Africa-Press – Nigeria. The Central Bank of Nigeria (CBN) has weakened the local currency for the third time in 2020, while striving to curb dollar demand in the face of feeble inflows of foreign currencies into the Nigerian economy.
It modified the rate at which bureaux de change could sell the naira by 1.56% to 392 per dollar up from 386, CBN said in a circular issued to dealers on Monday, seen by Bloomberg.
The regulator declared traders would buy the greenback at N390 from N384, going further to say international money transfers would be conducted at banks at an exchange rate of N388 a dollar, relative to the previous rate of N382.
Naira had been devalued in March and July this year and the latest weakening of the currency came at a time Africa’s top crude exporter was battling weaker than budgeted oil prices together with the turbulence in its economy in the wake of the pandemic outbreak.
A steep fall in the foreign exchange inflows of a country that depends on crude oil for over 90% of its forex earnings means a greater pressure on its international reserves, therefore straining the naira.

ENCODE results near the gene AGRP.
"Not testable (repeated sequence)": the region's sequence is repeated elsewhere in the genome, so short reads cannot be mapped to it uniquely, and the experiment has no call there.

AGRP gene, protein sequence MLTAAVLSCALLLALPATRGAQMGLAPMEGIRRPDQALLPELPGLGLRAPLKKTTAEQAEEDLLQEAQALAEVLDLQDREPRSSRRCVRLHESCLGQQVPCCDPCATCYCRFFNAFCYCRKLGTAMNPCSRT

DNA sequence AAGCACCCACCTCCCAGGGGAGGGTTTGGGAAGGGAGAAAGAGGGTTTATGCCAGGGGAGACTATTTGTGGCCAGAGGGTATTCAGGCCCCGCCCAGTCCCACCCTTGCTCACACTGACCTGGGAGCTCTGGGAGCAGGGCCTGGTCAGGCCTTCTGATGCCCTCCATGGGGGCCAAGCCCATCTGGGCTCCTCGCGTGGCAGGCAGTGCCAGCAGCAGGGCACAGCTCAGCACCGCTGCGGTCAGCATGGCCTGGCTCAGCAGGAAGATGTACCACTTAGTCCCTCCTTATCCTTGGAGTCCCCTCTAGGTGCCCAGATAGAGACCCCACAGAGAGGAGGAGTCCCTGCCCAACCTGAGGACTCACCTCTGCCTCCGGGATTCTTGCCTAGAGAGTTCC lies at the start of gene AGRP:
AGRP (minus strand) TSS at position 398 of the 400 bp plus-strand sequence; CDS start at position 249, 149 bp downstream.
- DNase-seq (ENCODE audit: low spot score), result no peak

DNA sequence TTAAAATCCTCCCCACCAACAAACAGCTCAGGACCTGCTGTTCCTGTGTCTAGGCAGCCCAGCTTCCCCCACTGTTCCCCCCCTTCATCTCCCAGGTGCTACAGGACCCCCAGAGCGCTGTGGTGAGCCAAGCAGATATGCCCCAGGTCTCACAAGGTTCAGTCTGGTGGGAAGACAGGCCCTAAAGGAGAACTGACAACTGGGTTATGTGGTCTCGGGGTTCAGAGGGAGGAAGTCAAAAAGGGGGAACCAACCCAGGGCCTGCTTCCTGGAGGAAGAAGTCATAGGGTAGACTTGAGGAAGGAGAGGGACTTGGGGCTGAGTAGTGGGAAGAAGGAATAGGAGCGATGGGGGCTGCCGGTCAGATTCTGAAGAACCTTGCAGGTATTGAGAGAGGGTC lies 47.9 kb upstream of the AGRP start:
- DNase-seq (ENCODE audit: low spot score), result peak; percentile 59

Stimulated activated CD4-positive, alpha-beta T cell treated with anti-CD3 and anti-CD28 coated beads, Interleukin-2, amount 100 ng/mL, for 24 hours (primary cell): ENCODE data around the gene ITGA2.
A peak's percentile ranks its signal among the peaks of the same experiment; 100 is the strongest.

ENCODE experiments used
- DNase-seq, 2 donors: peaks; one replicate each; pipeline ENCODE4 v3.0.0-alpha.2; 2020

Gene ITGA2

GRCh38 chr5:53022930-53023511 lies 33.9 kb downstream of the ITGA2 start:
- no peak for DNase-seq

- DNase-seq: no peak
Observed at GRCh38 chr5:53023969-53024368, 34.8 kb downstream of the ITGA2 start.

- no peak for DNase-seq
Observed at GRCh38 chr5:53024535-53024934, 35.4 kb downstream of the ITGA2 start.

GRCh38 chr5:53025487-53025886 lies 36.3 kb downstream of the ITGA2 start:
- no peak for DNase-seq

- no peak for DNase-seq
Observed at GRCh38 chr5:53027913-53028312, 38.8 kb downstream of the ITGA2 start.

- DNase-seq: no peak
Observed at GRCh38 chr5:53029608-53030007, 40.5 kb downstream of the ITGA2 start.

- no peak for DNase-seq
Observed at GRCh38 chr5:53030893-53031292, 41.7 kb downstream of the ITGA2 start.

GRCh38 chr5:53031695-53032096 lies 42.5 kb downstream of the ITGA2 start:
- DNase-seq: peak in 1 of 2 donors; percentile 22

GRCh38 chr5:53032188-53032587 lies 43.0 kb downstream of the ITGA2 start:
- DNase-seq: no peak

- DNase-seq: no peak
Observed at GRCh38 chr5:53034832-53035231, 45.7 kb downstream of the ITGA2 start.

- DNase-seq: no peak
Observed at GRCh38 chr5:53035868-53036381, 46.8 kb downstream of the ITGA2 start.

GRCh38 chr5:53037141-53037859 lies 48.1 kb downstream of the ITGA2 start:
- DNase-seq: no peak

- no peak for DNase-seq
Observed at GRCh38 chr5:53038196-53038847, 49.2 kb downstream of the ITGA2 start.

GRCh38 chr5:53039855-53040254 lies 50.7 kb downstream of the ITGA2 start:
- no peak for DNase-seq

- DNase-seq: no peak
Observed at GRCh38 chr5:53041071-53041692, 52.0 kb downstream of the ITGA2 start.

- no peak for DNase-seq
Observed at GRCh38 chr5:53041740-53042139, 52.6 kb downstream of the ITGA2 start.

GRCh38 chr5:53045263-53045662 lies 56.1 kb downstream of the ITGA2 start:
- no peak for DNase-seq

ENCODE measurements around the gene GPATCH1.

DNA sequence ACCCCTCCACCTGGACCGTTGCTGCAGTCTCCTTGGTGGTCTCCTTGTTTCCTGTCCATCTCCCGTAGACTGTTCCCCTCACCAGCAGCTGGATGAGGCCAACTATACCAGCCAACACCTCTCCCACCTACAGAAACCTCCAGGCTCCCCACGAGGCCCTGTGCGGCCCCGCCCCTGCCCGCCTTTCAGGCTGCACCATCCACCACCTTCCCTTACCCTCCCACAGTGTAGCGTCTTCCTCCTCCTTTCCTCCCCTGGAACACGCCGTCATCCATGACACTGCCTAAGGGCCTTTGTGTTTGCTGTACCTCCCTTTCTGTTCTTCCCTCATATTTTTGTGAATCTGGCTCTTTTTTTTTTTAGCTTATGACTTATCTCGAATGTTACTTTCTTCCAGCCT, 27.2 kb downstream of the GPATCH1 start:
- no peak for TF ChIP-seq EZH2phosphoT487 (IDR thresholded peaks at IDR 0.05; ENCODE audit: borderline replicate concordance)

Mosope Arubayi, chief economist at Lagos-based Vetiva Capital Management Limited, said “oil prices didn’t recover strongly as many had anticipated with the reopening of the economies.”
The depreciation “basically signifies some pressure on CBN right now,” she added.
The U.S. dollar is seeing limited liquidity at the official currency market called the Investors & Exporters window, where the regulator operates a reasonably rigid rate and the development has shot dollar needs up at the black market, where rate is flexibly determined.
Naira sold at 500 per dollar on Monday, its weakest level since 22nd February 2017, according to figures from abokiFX, a website that collates parallel market rates.
The black market rate is 22% lower than the current official rate, standing at 388.54 a dollar.